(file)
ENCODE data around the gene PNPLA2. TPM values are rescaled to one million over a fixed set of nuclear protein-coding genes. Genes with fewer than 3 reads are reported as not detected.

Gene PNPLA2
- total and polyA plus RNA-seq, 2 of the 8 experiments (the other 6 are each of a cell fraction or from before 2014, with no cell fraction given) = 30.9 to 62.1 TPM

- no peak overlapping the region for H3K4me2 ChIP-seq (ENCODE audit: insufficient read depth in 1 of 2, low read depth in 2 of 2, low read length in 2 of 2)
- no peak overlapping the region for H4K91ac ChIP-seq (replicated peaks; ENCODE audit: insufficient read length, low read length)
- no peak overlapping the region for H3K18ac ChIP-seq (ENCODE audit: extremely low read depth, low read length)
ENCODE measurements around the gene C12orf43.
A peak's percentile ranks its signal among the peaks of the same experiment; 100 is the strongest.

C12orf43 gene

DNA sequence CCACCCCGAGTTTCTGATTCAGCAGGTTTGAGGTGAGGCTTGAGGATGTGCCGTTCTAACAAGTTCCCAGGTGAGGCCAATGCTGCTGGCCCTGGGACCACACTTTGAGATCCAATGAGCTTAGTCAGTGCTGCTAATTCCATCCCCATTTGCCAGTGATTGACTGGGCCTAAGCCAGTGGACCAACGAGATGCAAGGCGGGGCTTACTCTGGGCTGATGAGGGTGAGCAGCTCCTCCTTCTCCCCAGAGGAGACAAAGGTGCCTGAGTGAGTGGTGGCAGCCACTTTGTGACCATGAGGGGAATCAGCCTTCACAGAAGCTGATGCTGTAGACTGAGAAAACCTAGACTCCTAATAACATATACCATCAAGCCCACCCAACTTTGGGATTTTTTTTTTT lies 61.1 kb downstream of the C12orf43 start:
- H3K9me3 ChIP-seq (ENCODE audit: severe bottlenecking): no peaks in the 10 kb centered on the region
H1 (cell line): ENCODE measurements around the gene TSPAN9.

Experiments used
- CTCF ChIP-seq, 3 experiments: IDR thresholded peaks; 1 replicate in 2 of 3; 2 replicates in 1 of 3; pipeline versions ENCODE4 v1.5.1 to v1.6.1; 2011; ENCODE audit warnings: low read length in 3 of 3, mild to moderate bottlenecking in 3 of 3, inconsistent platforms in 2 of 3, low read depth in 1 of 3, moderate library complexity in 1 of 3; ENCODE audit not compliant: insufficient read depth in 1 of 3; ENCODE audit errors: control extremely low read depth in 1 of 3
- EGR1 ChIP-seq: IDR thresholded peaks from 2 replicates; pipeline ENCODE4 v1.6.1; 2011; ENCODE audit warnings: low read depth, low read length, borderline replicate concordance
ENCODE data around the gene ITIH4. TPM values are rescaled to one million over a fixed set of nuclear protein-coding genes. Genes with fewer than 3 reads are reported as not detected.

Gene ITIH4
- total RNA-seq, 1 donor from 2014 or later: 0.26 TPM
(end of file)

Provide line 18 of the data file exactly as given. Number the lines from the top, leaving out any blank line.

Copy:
- total RNA-seq, 1 donor from 2014 or later: 0.26 TPM